In the movie Die Hard 3, our heros, John McClain (Bruce Willis) and Zeus (Samuel L. Jackson), are at the bidding of the evil Peter Krieg (Jeremy Irons). First they are sent to the pay phone, then to the subway, and finally to the park. It is here that they must make exactly four gallons from five and three gallon jugs. They did it just in time.
How did they do it? The steps are simple, once you see them.
(1) Fill the five gallon jug. Three gallon jug is empty.
(2) Empty three gallons from the five gallon jug into the three gallon jug.
(3) There remains two gallons in the five gallon jug. Empty the three gallon jug.
(4) Pour the two gallons into the three gallon jug.
(5) Fill the five gallon jug and pour one gallon from it into the three gallon jug - filling the three gallon jug.
(6) Four gallons remain in the five gallon jug. We have solved the problem.
Problem. Given and 11 gallon and a 4 gallon jug. Make exactly one gallons.
Can you follow these steps?
Thus we have exactly one gallon. Also, we can obtain gallons. Along the way we have made every number of gallons, from one to eleven.
There a much quicker way to get the eight gallons? What is it?
There is a very general way to solve this problem. For it we suppose that there are two jugs of gallons respectively. Suppose also that and are relatively prime. Note that two numbers are called relatively prime if their greatest common divisor is Then, for any integer there are integers and such that This is a theorem from the subject of number theory. While we won't prove it here, we do need to interpret it in the context of our problem. If or is negative this means we are emptying a jug of or gallons respectively. Similarly if or is positive this means we are filling a jug of or gallons respectively. For example, suppose and Then with it is easy to see that So, we can solve the jug problem to make four gallons by filling the three gallon jug three times and emptying the five gallon jug once. Can you construct the solution. Similarly, In this case, there is a solution obtained by filling the five gallon jug twice and emptying the three gallon jug twice. (Solution. Fill the five gallon jug and empty three gallons to the three gallon jug. Empty the three gallon jug. Now empty the remaining two gallons from the five gallon jug. Next refill the five gallon jug and empty one gallon from it into the three gallon jug. This gives four gallons. Now empty the three gallon jug.)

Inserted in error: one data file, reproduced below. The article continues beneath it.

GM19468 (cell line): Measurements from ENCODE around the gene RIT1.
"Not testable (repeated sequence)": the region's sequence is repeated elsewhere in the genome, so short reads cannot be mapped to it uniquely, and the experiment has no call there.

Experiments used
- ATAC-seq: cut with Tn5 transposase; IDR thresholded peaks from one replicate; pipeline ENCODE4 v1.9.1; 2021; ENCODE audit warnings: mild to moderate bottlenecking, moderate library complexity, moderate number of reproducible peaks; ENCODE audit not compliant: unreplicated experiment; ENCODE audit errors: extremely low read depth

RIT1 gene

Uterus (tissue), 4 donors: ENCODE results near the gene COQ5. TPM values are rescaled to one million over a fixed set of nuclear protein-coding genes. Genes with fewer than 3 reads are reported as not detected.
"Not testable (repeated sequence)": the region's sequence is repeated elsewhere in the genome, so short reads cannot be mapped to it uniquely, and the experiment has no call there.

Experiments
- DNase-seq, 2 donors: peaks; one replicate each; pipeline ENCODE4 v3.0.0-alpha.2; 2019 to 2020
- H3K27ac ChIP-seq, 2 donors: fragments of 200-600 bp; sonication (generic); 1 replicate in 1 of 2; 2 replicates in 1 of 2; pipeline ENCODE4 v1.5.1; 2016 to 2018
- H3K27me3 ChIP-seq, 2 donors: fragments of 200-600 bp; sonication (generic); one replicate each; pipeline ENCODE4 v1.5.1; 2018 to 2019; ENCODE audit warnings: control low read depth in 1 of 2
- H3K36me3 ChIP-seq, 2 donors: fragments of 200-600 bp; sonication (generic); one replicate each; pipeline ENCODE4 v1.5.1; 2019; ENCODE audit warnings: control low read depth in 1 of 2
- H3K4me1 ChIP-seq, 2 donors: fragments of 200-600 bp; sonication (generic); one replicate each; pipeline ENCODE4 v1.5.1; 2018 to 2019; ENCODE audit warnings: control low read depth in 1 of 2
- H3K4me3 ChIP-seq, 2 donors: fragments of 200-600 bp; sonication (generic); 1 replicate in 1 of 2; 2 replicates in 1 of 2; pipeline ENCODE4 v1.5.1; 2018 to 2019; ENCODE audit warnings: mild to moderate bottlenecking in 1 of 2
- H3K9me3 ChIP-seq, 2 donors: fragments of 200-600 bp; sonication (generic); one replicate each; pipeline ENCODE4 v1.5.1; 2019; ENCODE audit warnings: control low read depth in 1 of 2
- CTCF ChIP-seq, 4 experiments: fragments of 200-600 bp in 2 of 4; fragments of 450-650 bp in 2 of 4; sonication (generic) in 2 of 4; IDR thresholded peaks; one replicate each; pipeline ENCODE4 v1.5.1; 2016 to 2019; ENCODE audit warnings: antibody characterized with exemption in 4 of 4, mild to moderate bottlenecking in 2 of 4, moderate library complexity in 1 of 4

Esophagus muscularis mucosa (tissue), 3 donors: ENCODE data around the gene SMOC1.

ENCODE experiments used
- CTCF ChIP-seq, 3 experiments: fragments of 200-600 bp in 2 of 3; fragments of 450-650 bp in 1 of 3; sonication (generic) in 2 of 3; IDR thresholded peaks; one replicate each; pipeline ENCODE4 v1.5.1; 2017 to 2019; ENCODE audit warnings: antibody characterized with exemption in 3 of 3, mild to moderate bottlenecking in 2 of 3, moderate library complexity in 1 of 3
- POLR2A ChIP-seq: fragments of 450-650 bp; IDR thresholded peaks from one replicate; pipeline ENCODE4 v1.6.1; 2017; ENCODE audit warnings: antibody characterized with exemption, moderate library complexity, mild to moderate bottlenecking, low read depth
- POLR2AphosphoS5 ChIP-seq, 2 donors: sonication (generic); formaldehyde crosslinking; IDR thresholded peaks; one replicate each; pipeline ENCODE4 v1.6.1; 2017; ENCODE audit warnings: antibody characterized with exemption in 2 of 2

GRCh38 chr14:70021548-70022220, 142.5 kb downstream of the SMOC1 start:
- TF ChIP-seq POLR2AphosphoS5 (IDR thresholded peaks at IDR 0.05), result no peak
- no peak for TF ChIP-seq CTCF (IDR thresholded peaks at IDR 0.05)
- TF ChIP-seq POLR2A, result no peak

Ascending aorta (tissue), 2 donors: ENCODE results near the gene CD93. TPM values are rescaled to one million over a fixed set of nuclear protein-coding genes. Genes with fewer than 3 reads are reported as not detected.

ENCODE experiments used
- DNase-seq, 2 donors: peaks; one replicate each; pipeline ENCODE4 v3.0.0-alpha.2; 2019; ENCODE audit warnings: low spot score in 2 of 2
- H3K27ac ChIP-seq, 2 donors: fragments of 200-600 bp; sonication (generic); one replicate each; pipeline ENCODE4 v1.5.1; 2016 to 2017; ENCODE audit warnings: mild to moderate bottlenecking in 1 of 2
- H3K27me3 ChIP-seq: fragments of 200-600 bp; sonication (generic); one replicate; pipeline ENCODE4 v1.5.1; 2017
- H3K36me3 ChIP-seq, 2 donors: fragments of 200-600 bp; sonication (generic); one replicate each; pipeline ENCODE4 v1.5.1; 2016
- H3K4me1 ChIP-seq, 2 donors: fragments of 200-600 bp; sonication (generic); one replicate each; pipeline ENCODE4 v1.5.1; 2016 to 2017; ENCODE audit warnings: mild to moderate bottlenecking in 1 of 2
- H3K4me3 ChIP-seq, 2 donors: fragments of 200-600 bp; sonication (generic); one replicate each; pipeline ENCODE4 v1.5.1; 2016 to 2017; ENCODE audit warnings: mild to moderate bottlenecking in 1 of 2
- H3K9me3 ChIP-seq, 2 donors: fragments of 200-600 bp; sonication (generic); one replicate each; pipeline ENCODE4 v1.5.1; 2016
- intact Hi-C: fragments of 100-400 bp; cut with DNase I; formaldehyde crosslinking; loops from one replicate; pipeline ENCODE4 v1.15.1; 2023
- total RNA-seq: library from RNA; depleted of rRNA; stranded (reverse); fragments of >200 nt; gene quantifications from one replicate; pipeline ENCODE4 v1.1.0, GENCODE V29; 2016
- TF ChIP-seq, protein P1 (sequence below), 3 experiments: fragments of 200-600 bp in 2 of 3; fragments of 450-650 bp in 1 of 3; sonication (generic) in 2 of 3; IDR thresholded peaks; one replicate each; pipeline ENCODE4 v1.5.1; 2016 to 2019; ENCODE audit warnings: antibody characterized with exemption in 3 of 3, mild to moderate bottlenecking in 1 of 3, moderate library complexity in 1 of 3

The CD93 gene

This highlights the problem and shows that we must have jugs with relatively prime capacity to accomplish the task. You can see that if and are not relatively prime, then any such combination will have the divisor given by the greatest common divisor. (It could have other divisors, as well.
We now have an application of a theorem of abstract number theory to a practical problem of capacity and achieving a certain volumetric measure. This is higher mathematics at work.
We could also apply this to length measurement.
Suppose that you have sticks of exactly five meters and seven meters in length. Then it is possible to make any integer-meter measurment.
How? Use the result above to make any measurement up to six meters. Then add the seven meter stick to get any integer length up to 13 meters. Add the seven meter stick again to get any integer length up to 21 meters, and so on.
Given a 7 gallon and a 3 gallon jug, obtain exactly 5 gallons.
Suppose you have two jugs of and gallons respectively. Show that you can obtain any number of gallons between and if and are relatively prime*. (Hint. In this problem, you cannot try to solve for something directly; you must instead explore what can happen. Try a few examples such as the 7 and 3 gallon jug problem above. This will lead to a general procedure.)
Given an minute egg timer and a minute egg timer. Show how to boil a minute egg. Show how to boil an egg for any number of minutes. (Hint. This problem is very much like the Die Hard problem.
Join the following array with exactly 4 straight lines without lifting your pencil and without tracing over a segment already drawn. Show me the solution.
What is the next number in the sequence, which appeared in the New York Times: 2, 3, 3, 5, 10, 13, 39, 43, 172, 177, ...
What is the next number in the sequence, 1, 1, 2, 3, 5, 8, ...
Can you figure out how to plant 7 rosebushes so that they form 6 different straight lines with 3 rosebushes in each line?
*Two numbers are called relatively prime if their greatest common divisor is